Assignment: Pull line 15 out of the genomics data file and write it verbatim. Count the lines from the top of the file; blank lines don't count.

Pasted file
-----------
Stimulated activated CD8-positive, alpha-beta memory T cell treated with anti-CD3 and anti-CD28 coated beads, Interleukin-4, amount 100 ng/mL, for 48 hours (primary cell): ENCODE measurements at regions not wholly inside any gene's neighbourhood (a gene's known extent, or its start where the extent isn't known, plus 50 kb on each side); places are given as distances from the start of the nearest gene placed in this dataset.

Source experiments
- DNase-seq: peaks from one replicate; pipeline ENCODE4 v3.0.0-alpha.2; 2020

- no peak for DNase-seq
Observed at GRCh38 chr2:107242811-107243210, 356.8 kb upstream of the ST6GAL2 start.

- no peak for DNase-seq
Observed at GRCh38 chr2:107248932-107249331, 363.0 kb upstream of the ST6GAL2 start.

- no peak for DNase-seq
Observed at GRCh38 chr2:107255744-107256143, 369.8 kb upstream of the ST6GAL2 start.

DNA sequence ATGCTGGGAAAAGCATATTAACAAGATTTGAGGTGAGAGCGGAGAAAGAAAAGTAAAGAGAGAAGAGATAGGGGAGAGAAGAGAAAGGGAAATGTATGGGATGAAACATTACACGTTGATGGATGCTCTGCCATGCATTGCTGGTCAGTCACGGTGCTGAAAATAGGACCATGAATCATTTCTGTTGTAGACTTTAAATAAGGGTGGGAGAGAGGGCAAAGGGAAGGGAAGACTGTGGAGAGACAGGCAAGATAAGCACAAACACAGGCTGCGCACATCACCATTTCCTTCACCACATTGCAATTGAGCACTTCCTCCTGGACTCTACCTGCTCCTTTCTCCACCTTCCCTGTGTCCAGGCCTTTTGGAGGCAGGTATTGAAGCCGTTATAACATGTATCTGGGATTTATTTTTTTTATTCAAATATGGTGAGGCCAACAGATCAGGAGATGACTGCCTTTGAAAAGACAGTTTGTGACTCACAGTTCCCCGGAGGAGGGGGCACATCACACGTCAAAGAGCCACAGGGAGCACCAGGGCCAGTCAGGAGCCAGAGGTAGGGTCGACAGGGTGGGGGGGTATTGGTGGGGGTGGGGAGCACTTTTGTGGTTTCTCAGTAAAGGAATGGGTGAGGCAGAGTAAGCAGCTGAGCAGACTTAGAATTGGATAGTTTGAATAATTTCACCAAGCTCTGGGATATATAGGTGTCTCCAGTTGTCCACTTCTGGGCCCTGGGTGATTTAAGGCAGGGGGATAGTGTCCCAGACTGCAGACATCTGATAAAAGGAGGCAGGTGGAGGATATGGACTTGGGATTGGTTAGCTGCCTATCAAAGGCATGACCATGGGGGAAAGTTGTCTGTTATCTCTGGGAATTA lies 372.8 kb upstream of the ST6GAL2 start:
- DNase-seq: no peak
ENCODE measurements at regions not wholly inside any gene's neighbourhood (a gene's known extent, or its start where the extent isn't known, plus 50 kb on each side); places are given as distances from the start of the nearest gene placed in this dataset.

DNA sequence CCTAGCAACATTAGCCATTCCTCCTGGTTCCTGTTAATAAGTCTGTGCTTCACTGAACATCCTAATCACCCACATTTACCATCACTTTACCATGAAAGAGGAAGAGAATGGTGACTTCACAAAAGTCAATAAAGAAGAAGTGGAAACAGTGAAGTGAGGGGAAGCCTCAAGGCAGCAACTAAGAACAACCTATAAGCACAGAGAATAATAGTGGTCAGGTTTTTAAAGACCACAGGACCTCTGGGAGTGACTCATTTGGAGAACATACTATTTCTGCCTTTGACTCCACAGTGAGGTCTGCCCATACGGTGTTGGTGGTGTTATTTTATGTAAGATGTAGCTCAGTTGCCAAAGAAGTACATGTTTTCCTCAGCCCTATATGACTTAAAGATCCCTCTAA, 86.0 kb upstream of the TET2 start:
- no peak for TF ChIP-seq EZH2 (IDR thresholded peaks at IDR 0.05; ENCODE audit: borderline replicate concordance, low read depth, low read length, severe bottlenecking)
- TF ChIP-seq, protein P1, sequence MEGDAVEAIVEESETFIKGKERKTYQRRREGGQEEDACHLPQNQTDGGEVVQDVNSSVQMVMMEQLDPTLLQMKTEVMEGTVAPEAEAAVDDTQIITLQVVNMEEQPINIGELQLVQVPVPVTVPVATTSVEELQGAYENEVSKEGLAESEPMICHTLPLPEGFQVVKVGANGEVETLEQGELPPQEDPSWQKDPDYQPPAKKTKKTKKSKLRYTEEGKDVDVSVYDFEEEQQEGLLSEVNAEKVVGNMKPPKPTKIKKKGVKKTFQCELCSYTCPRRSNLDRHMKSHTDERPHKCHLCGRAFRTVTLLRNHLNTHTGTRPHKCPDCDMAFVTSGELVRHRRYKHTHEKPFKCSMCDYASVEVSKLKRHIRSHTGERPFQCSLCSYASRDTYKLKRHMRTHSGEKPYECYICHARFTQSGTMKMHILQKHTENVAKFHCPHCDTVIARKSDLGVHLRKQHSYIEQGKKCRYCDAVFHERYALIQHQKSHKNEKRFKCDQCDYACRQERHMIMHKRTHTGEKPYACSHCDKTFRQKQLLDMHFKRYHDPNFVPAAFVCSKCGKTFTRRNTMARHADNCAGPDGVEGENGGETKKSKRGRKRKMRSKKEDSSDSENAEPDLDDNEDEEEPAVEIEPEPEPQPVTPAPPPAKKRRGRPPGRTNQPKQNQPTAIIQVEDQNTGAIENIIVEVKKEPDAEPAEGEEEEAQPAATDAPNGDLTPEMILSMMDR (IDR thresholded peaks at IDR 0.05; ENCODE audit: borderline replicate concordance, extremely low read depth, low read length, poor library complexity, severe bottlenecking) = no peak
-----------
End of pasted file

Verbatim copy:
- TF ChIP-seq, protein P1, sequence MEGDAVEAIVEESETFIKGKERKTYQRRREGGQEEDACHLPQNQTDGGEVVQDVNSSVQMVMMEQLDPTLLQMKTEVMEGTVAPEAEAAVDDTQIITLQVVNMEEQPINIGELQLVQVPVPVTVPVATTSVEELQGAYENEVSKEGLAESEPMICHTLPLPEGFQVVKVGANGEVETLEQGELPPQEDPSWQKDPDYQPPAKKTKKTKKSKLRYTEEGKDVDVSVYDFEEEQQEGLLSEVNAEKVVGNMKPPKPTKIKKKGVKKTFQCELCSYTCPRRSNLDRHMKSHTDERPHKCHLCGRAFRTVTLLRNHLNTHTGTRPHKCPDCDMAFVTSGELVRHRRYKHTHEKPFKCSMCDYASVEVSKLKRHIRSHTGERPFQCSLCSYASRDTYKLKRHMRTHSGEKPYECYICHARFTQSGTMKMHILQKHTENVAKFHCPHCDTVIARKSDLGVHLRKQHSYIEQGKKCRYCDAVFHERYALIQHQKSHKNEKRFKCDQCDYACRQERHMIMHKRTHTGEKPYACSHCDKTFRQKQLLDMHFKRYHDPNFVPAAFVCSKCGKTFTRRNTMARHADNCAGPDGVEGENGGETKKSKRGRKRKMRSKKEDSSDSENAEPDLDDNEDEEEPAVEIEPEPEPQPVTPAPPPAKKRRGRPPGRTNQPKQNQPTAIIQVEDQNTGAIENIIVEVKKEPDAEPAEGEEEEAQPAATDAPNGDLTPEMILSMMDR (IDR thresholded peaks at IDR 0.05; ENCODE audit: borderline replicate concordance, extremely low read depth, low read length, poor library complexity, severe bottlenecking) = no peak